The Council teaches that “the obedience of faith must be given to God who reveals himself”.14 This brief but dense statement points to a fundamental truth of Christianity. Faith is said first to be an obedient response to God. This implies that God be acknowledged in his divinity, transcendence and supreme freedom. By the authority of his absolute transcendence, God who makes himself known is also the source of the credibility of what he reveals. By faith, men and women give their assent to this divine testimony. This means that they acknowledge fully and integrally the truth of what is revealed because it is God himself who is the guarantor of that truth. They can make no claim upon this truth which comes to them as gift and which, set within the context of interpersonal communication, urges reason to be open to it and to embrace its profound meaning. This is why the Church has always considered the act of entrusting oneself to God to be a moment of fundamental decision which engages the whole person. In that act, the intellect and the will display their spiritual nature, enabling the subject to act in a way which realizes personal freedom to the full.15 It is not just that freedom is part of the act of faith: it is absolutely required. Indeed, it is faith that allows individuals to give consummate expression to their own freedom. Put differently, freedom is not realized in decisions made against God. For how could it be an exercise of true freedom to refuse to be open to the very reality which enables our self-realization? Men and women can accomplish no more important act in their lives than the act of faith; it is here that freedom reaches the certainty of truth and chooses to live in that truth.

To assist reason in its effort to understand the mystery there are the signs which Revelation itself presents. These serve to lead the search for truth to new depths, enabling the mind in its autonomous exploration to penetrate within the mystery by use of reason’s own methods, of which it is rightly jealous. Yet these signs also urge reason to look beyond their status as signs in order to grasp the deeper meaning which they bear. They contain a hidden truth to which the mind is drawn and which it cannot ignore without destroying the very signs which it is given.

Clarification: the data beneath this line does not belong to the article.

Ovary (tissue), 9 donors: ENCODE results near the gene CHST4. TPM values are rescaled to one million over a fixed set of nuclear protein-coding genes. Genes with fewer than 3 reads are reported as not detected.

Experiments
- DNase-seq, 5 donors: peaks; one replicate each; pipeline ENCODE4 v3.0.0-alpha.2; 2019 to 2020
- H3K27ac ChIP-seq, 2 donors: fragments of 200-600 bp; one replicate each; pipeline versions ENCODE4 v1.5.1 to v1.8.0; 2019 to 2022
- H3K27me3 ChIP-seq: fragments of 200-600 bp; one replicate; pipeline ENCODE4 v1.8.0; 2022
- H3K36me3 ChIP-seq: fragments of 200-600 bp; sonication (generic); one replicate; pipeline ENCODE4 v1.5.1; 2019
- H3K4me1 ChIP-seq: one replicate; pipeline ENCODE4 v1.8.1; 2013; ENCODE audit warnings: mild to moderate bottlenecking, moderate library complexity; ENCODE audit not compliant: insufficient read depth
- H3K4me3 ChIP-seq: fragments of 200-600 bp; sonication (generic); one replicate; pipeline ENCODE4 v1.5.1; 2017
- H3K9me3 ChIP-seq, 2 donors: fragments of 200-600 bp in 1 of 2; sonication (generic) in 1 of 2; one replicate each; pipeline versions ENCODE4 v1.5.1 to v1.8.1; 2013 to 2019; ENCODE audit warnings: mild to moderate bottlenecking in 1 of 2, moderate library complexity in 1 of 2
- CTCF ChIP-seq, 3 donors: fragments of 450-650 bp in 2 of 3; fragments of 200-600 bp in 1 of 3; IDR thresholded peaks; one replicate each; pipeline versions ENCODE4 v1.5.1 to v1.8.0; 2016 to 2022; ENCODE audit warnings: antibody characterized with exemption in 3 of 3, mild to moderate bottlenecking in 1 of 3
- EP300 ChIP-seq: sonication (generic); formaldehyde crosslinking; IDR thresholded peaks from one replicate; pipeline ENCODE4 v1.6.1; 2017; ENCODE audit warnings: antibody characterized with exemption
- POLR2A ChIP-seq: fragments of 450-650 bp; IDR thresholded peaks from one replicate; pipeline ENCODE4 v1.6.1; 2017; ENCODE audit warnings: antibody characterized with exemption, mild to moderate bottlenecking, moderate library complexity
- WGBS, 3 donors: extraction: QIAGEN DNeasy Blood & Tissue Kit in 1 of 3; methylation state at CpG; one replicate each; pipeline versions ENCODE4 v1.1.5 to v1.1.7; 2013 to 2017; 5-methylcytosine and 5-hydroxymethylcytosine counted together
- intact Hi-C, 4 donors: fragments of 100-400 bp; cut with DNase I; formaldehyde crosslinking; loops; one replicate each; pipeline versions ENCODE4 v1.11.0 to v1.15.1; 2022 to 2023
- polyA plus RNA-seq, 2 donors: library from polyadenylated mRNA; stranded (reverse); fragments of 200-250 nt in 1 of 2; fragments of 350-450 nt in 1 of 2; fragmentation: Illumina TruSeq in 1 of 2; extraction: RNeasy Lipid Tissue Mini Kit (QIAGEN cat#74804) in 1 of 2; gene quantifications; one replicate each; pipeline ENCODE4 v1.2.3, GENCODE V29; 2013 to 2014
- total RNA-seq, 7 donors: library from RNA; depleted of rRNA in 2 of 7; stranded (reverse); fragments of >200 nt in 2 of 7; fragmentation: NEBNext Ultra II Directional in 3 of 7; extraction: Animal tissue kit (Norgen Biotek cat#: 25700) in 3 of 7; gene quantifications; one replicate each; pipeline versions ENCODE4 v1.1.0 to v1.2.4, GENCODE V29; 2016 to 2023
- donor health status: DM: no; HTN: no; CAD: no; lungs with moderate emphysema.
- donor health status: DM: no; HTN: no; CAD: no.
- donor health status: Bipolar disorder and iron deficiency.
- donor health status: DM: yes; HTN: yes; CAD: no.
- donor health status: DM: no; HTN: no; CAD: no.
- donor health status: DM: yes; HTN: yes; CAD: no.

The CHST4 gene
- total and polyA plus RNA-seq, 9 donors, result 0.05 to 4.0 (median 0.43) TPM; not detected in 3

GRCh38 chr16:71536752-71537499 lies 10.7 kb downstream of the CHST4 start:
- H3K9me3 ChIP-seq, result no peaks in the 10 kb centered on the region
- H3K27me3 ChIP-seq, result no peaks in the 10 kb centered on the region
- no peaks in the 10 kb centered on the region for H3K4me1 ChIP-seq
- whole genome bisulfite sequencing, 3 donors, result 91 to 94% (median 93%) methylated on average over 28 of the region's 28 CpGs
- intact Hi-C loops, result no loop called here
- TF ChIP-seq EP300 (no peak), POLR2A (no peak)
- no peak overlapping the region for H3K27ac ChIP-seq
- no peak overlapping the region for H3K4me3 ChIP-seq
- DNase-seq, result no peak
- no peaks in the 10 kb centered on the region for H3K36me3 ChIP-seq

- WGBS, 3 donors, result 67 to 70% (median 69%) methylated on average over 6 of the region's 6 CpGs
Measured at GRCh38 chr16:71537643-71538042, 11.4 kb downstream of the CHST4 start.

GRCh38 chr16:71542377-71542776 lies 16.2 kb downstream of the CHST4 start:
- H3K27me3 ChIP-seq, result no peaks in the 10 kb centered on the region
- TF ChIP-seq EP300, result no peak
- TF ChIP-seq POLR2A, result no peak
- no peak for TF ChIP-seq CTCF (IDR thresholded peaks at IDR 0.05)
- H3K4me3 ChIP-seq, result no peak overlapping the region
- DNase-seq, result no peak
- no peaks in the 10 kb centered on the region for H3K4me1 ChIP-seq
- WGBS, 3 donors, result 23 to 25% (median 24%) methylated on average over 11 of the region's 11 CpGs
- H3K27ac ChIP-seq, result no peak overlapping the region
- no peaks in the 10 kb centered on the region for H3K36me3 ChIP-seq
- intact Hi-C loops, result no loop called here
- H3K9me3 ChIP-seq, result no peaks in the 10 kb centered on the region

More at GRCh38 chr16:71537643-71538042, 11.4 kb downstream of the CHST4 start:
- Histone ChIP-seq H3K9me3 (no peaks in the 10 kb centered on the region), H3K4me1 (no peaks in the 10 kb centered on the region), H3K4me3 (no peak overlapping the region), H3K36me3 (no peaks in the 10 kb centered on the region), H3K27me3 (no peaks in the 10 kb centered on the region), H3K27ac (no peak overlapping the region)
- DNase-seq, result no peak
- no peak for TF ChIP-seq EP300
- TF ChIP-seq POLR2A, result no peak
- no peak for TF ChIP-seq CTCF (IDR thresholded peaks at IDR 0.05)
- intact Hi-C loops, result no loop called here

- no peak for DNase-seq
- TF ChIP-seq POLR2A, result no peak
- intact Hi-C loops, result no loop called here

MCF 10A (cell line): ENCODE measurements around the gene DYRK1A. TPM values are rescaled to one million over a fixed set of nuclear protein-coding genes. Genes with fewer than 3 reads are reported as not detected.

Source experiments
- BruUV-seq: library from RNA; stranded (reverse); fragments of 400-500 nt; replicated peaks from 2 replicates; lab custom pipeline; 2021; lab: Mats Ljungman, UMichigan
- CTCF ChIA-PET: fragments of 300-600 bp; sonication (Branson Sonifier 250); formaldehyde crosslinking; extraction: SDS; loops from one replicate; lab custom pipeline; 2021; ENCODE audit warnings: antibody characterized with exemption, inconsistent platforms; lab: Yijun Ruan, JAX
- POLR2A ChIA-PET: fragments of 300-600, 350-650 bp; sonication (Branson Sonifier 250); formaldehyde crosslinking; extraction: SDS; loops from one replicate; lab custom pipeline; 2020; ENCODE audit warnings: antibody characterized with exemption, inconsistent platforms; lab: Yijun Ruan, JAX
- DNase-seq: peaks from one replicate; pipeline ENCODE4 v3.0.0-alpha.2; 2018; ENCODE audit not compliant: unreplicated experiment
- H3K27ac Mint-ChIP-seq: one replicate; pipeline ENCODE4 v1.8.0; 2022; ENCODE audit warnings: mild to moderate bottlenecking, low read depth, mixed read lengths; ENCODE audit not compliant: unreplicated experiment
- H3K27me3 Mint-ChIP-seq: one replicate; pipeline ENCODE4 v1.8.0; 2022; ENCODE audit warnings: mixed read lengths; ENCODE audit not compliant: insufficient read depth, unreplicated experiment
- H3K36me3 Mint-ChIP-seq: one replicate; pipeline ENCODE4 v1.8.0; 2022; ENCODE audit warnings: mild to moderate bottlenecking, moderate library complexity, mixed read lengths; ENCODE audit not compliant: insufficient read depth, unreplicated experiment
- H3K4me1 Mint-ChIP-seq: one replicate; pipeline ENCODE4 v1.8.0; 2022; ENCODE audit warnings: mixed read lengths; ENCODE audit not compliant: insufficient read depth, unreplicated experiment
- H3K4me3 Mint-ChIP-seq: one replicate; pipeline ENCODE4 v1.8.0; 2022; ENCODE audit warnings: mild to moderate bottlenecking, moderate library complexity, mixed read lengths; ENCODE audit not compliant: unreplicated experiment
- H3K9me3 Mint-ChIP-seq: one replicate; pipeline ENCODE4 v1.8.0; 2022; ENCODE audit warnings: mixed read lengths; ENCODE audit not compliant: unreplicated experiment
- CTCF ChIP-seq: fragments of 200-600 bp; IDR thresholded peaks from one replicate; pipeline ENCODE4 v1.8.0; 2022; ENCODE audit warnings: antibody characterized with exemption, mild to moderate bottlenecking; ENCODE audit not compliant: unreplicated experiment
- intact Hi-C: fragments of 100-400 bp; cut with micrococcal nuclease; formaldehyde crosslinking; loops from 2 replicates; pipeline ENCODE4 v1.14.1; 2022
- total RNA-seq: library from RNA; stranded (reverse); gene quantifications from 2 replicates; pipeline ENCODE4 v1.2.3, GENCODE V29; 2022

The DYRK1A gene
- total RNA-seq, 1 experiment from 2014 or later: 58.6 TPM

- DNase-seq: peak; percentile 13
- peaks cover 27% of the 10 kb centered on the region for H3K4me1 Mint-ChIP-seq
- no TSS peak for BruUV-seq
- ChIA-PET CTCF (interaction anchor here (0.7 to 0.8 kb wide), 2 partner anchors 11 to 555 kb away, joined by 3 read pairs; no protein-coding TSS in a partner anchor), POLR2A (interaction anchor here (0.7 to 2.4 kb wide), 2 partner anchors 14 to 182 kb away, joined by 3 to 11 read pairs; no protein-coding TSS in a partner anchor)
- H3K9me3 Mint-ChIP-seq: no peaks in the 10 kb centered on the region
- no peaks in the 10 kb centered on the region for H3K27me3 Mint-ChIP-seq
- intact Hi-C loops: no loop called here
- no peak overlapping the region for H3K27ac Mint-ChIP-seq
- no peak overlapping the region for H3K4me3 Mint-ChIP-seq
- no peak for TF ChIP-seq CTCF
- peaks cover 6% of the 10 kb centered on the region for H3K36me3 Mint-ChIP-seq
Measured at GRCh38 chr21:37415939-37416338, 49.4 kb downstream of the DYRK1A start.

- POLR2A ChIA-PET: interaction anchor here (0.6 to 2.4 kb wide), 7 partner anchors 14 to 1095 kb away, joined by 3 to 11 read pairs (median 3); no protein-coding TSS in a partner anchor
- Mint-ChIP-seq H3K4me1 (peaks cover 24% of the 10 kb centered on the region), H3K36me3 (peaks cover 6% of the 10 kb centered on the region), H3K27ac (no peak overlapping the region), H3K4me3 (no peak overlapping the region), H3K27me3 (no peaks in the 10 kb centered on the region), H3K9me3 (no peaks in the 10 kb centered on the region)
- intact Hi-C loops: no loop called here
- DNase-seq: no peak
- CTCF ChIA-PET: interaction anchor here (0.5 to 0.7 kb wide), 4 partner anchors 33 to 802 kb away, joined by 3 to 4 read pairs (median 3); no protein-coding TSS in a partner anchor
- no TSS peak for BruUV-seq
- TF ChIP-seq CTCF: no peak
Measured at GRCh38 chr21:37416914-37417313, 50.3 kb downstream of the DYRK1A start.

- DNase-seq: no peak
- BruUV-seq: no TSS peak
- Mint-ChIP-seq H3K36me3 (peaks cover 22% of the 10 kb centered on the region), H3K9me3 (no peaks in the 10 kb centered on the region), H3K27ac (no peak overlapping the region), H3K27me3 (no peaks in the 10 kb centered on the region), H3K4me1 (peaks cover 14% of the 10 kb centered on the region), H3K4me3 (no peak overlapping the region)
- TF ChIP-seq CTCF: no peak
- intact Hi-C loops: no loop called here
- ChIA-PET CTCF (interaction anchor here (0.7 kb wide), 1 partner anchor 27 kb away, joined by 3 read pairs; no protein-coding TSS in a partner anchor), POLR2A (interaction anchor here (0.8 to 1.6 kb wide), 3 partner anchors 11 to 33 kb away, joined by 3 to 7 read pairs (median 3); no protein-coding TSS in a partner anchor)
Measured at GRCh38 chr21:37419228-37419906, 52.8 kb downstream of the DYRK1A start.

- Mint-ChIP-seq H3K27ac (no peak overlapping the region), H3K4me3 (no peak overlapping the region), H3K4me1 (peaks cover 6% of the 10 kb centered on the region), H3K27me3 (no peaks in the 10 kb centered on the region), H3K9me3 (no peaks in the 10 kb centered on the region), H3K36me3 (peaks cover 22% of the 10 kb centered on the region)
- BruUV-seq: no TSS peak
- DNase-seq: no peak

In a sense, then, we return to the sacramental character of Revelation and especially to the sign of the Eucharist, in which the indissoluble unity between the signifier and signified makes it possible to grasp the depths of the mystery. In the Eucharist, Christ is truly present and alive, working through his Spirit; yet, as Saint Thomas said so well, “what you neither see nor grasp, faith confirms for you, leaving nature far behind; a sign it is that now appears, hiding in mystery realities sublime”.16 He is echoed by the philosopher Pascal: “Just as Jesus Christ went unrecognized among men, so does his truth appear without external difference among common modes of thought. So too does the Eucharist remain among common bread”.17

In short, the knowledge proper to faith does not destroy the mystery; it only reveals it the more, showing how necessary it is for people’s lives: Christ the Lord “in revealing the mystery of the Father and his love fully reveals man to himself and makes clear his supreme calling”,18 which is to share in the divine mystery of the life of the Trinity.19

13 Cf. Second Vatican Ecumenical Council, Dogmatic Constitution on Divine Revelation Dei Verbum, 4.
14 Ibid., 5.
15 The First Vatican Council, to which the quotation above refers, teaches that the obedience of faith requires the engagement of the intellect and the will: “Since human beings are totally dependent on God as their creator and Lord, and created reason is completely subject to uncreated truth, we are obliged to yield through faith to God the revealer full submission of intellect and will” (Dogmatic Constitution on the Catholic Faith Dei Filius, III: Denzinger, Heinrich, and Adolf Schönmetzer, Enchiridion symbolorum definitionum et declarationum de rebus fidei et morum, 3008).
16 Sequence for the Solemnity of the Body and Blood of the Lord.
17 Pensées, 789 (ed. L. Brunschvicg).
18 Second Vatican Ecumenical Council, Pastoral Constitution on the Church in the Modern World Gaudium et Spes, 22.
19 Cf. Second Vatican Ecumenical Council, Dogmatic Constitution on Divine Revelation Dei Verbum, 2.

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In the life of Christ, Revelation is most profoundly united with time

From Pope St. John Paul II’s encyclical Fides et Ratio (1984):

History therefore becomes the arena where we see what God does for humanity. God comes to us in the things we know best and can verify most easily, the things of our everyday life, apart from which we cannot understand ourselves.

In the Incarnation of the Son of God we see forged the enduring and definitive synthesis which the human mind of itself could not even have imagined: the Eternal enters time, the Whole lies hidden in the part, God takes on a human face. The truth communicated in Christ’s Revelation is therefore no longer confined to a particular place or culture, but is offered to every man and woman who would welcome it as the word which is the absolutely valid source of meaning for human life. Now, in Christ, all have access to the Father, since by his Death and Resurrection Christ has bestowed the divine life which the first Adam had refused (cf. Rom 5:12-15). Through this Revelation, men and women are offered the ultimate truth about their own life and about the goal of history. As the Constitution Gaudium et Spes puts it, “only in the mystery of the incarnate Word does the mystery of man take on light”.12 Seen in any other terms, the mystery of personal existence remains an insoluble riddle. Where might the human being seek the answer to dramatic questions such as pain, the suffering of the innocent and death, if not in the light streaming from the mystery of Christ’s Passion, Death and Resurrection?

12 No. 22.